For many are those who have been made worthy to receive the gift of teaching and the boldness to preach the truth, to comfort the afflicted, to give relief to those in need, and to become zealots of the Faith; but they have not yet received the gift of tears. That is, they possess a stretch of dry land, but they also need a stretch of land that is watered. They truly perform good deeds in their life; they must, however, lament for the evil deeds that they performed previously; either out of fear of the coming Judgement or out of love for the Heavenly Kingdom. Thus will they, too, enter that realm where the great Saints, who are ablaze with love, are to be found.

As I have said, there are two kinds of contrition. The aforementioned story says that Ascha's father gave her a stretch of land that was watered from above and one that was watered from below. A soul which mourns with tears out of its desire for the Kingdom of Heaven receives the stretch of land that is watered from above; while a soul which laments out of fear of eternal punishment receives the stretch of land that is watered from below. Although, during the stages of spiritual progress, the soul is first given the land which is watered from below, that is, it laments out of fear of eternal punishment and is subsequently given the land which is watered from above (namely, gladsome contrition arising from nostalgia for the Kingdom of Heaven), nevertheless the story in question of necessity mentions first the land which is watered from above and secondly the land which is watered from below, because the former is of greater worth than the later.'

Now a break from Pope St. Gregory the great, to change speakers.. and see more insight following.. or comment..
« Last Edit: November 05, 2010, 08:17:31 PM by Shin » Logged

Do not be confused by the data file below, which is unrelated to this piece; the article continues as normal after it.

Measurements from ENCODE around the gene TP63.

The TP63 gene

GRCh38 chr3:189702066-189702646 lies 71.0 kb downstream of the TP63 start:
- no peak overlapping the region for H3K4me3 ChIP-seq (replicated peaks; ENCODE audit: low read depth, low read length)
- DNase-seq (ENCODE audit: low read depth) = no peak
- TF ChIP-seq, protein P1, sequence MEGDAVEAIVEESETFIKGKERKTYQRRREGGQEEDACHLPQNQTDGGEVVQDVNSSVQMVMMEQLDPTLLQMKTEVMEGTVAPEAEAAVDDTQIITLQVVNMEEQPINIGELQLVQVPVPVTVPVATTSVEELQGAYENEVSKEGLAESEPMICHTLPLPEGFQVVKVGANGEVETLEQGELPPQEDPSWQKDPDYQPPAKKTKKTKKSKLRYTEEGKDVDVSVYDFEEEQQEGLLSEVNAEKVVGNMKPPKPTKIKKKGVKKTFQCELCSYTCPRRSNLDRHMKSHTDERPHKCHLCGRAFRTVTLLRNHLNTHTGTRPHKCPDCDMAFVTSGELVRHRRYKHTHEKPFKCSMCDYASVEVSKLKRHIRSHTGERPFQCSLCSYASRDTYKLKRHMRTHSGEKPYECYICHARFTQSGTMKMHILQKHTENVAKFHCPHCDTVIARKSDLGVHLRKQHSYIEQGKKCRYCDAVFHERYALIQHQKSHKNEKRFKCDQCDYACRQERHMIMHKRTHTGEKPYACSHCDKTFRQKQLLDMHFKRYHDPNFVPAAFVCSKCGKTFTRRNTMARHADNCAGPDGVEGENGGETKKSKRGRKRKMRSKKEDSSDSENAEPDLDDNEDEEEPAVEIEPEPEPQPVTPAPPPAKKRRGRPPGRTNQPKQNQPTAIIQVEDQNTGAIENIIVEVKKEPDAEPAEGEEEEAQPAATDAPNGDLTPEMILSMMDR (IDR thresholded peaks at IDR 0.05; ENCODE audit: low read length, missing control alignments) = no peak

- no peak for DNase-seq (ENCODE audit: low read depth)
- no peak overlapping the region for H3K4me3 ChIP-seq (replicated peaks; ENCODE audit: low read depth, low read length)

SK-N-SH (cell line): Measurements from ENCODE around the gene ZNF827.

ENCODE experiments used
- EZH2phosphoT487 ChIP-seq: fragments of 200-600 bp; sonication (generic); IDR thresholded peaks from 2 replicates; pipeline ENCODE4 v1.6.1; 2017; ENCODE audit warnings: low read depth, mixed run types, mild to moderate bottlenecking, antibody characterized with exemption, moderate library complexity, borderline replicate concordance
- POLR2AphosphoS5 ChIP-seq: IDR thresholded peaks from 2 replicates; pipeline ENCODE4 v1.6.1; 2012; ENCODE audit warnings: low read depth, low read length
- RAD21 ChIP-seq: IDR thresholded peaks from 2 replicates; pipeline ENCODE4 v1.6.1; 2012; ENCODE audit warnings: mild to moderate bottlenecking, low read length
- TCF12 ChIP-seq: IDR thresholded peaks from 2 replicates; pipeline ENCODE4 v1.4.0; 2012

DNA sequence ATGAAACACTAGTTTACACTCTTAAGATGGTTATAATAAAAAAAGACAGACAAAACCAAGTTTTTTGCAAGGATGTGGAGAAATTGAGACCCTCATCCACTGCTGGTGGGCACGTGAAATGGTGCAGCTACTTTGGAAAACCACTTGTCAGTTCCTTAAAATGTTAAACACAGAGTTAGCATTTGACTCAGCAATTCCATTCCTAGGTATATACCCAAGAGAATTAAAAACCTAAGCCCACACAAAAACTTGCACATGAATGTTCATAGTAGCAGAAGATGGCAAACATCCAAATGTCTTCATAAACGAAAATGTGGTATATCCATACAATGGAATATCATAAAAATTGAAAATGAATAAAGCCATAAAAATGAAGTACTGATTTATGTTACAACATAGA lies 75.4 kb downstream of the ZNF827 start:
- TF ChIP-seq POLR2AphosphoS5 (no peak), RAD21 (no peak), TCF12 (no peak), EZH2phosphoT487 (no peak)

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« Reply #1 on: November 05, 2010, 08:21:12 PM »

There's so much to notice here..

First the statement that what is above requires what is below to happen first.. I have heard this before.. I am reminded of St. Diadochos' quote that begins, 'No one can love God consciously in his heart unless he has first feared Him with all his heart.'

Next, Ascha is seated upon an ass.. When one hears of an donkey, one thinks of the body.. the flesh..

Ascha sighs.. she desires the gift of tears.. to gain her desire, she begins with a sigh..

Her father asks her, "What is wrong?" and she asks for the source from which the gift may come..

.. By the way, I would love this gift of tears myself.. Here I am posting about it when I do not have it.. I think the discussion and study will be a help..

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« Reply #2 on: November 05, 2010, 08:47:02 PM »

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First the statement that what is above requires what is below to happen first.. I have heard this before.

This is bringing to mind something very important that a friend and I were discussing today. That is, if we want something from God we must first do what we can here in the flesh to open the door for grace.